The Oldest World War II Veteran Dies

The Oldest World War II Veteran Dies

The National World War II Museum in New Orleans reports that Lawrence Brooks, 111, died Jan. 5, and he was the country's oldest World War II veteran.
Brooks, who grew up in Louisiana, served in the Army's 91st Engineer Battalion. 
There were primarily Black servicemen in his battalion because, at the time, the military was segregated. National WWII Museum CEO Stephen J. Watson called Brooks a nice guy with a lot of faith.

"As the nation’s oldest known living veteran, he proudly served our country during World War II, and returned home to serve his community and church," Watson said. "His kindness, smile and sense of humor connected him to generations of people who loved and admired him."

The governor of Louisiana sent condolences on Twitter. Louisiana Governor John Bel Edwards announced that Brooks died on Wednesday. Lawrence Brooks was the oldest World War II veteran in America, and I enjoyed meeting him.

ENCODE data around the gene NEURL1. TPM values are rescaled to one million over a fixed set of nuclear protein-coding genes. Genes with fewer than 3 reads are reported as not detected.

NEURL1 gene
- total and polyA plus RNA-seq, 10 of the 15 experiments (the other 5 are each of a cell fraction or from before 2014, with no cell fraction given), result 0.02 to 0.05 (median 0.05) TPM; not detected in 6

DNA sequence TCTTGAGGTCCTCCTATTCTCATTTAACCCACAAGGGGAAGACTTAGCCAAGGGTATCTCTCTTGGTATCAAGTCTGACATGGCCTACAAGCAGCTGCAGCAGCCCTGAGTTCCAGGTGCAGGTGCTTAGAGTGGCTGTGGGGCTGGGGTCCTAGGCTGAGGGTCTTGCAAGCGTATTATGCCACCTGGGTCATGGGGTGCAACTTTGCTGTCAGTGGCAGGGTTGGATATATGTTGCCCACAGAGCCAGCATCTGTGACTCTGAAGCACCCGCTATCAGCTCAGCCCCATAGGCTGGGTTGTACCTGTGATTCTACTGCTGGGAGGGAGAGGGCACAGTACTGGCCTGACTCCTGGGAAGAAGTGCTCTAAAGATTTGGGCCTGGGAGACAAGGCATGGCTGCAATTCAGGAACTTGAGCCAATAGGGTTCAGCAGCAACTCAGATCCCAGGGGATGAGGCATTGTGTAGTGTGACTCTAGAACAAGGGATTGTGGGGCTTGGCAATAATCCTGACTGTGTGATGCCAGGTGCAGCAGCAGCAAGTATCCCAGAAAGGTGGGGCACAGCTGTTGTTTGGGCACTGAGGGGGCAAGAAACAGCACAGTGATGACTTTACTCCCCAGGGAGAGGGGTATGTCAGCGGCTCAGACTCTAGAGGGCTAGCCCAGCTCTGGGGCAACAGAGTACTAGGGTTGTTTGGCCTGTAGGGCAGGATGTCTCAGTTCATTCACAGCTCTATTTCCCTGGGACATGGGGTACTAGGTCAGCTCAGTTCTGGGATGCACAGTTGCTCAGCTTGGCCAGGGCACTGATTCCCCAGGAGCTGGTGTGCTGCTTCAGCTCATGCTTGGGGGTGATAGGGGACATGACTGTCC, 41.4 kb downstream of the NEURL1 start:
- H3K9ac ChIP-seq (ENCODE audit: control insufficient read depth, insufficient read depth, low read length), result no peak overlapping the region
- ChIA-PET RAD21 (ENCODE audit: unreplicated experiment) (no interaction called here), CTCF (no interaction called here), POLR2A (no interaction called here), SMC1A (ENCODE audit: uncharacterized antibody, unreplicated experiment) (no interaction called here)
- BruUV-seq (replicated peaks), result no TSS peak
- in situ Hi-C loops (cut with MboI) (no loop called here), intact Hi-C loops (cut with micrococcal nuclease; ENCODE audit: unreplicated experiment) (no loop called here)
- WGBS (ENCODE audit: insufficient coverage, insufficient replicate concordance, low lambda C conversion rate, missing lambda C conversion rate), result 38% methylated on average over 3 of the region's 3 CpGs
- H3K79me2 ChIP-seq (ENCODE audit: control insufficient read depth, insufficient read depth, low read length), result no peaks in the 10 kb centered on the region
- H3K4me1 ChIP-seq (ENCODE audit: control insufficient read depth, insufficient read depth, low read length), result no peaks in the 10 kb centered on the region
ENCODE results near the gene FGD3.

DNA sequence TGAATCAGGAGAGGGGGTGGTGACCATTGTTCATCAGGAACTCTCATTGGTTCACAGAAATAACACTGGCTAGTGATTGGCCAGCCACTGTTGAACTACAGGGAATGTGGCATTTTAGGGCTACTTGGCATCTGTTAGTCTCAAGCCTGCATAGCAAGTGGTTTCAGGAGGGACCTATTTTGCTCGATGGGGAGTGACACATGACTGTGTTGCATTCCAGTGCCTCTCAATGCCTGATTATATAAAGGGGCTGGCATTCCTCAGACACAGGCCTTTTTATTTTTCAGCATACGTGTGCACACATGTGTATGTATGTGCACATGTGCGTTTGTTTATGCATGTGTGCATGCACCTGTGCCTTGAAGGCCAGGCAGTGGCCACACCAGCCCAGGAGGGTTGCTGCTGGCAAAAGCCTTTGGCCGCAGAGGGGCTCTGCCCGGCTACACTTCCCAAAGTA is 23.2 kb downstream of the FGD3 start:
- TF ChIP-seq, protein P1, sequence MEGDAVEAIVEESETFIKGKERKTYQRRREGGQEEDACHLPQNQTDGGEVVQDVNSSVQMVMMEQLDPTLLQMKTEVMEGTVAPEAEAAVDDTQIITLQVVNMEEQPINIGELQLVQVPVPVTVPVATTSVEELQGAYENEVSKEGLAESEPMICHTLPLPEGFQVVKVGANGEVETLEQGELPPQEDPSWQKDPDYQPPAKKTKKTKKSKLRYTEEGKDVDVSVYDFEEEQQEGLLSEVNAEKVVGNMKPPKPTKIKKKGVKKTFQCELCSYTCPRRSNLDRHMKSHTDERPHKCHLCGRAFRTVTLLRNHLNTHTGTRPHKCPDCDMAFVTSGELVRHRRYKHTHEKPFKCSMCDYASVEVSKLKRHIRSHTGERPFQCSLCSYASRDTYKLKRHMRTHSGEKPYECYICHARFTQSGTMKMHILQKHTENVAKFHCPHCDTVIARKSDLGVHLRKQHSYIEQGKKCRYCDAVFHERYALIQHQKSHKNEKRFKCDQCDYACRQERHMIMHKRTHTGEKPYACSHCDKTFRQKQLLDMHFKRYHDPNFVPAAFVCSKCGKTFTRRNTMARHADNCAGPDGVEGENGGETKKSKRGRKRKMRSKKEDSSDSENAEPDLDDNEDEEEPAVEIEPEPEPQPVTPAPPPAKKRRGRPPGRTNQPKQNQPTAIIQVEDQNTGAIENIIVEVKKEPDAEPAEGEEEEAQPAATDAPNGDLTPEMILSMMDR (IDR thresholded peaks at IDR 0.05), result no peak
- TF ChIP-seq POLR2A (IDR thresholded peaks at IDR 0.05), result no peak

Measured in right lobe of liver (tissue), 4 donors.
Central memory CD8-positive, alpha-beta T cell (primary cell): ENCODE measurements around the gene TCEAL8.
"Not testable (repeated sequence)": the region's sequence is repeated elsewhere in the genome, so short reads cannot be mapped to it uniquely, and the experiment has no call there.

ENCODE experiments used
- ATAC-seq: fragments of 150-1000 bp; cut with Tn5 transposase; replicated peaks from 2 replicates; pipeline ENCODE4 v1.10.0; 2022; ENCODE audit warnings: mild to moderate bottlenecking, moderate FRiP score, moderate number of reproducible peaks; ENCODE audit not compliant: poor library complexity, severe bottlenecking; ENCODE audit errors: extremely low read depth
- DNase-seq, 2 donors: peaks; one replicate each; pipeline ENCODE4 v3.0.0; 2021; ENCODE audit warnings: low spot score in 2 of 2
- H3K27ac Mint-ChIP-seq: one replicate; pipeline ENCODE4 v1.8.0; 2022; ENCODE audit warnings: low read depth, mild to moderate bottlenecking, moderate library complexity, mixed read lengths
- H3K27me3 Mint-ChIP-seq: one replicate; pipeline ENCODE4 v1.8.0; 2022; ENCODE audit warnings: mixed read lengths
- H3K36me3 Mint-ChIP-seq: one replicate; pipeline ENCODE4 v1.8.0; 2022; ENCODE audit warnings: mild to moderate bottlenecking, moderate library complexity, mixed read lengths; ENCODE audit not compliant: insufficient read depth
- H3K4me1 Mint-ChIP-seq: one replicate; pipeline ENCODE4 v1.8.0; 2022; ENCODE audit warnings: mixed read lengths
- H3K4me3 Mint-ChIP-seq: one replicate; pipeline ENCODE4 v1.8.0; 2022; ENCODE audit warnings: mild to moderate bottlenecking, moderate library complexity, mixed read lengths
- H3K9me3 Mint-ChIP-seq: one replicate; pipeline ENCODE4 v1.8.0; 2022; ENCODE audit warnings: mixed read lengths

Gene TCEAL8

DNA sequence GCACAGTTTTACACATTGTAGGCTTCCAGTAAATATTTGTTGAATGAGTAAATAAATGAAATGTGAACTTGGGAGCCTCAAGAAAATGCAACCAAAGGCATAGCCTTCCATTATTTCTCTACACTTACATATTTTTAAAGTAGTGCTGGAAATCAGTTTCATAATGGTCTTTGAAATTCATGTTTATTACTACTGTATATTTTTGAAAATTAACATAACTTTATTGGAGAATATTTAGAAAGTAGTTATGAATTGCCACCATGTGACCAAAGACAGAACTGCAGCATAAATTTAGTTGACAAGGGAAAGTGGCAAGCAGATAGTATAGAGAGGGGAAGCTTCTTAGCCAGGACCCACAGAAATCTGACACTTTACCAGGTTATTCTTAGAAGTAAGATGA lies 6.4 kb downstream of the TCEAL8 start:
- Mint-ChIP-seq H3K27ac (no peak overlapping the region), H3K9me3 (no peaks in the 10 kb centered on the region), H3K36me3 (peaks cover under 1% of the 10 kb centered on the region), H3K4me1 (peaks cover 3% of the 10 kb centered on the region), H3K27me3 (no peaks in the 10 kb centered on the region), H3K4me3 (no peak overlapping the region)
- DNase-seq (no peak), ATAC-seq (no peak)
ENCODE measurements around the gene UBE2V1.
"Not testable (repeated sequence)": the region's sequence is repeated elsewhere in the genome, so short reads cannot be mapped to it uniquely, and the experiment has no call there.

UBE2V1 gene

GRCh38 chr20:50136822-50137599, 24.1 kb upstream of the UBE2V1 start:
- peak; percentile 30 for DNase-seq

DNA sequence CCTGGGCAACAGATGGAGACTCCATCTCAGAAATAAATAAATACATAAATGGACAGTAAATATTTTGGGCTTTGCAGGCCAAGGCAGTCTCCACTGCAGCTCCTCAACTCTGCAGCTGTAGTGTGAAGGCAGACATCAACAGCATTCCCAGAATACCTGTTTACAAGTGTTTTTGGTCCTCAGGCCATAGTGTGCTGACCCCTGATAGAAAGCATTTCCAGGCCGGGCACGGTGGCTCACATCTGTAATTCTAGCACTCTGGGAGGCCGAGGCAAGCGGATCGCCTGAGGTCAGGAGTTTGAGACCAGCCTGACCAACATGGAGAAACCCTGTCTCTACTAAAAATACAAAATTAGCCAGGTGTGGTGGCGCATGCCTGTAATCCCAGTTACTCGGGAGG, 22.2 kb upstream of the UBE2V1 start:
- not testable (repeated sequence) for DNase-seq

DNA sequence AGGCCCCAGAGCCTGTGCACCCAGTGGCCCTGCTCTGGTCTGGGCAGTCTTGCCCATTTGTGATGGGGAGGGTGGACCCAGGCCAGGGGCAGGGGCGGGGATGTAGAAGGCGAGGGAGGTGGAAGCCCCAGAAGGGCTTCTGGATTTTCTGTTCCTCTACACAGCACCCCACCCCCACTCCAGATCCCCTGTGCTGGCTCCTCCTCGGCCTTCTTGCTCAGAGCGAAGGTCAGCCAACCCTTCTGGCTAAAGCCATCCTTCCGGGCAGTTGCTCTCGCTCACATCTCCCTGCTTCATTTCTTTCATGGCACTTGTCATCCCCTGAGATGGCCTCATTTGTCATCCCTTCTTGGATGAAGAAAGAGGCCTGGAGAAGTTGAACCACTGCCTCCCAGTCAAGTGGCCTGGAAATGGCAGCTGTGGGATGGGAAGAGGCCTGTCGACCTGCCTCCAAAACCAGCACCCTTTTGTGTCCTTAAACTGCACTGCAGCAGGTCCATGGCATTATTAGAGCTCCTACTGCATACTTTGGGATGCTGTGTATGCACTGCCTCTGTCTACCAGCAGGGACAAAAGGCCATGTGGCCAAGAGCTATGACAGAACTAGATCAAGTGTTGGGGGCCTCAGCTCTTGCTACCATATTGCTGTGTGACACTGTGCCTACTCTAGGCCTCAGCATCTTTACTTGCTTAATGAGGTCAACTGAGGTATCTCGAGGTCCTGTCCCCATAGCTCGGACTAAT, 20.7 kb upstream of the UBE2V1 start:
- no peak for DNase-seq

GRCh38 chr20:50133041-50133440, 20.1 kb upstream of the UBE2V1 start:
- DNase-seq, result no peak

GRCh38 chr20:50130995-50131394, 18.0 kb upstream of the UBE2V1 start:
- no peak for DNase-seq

Brooks grew up in a small village outside Baton Rouge, one of 15 children. After the Great Depression, his parents moved to Mississippi to work as sharecroppers.

After serving his mandatory year, he was initially discharged and returned to New Orleans in November 1941 but rejoined the Army after the attack on Pearl Harbor.

Brooks served overseas in Australia, New Guinea, and the Philippines as a private first class. A C-47 engine failure from Australia to New Guinea once gave him a harrowing parachute." "I said if they run and jump, I will grab one." 

Sadly, Brooks often said he felt he was treated better in countries overseas than he was in the United States. He was denied GI Bill benefits, his daughter, Vanessa Brooks, said in recent interviews supporting a proposed congressional bill that would target racial inequities in the bill's provisions. Her father had always wanted to go to college, but without the bill — which includes tuition benefits — he wasn't able to after the war. 
"It's too late for him, but he wants me to go to school and I want to go to Tulane, but it's just a dream," Vanessa Brooks said. "If the G.I. Bill is revived, I'll have the opportunity to go back to school on my daddy's shoulders."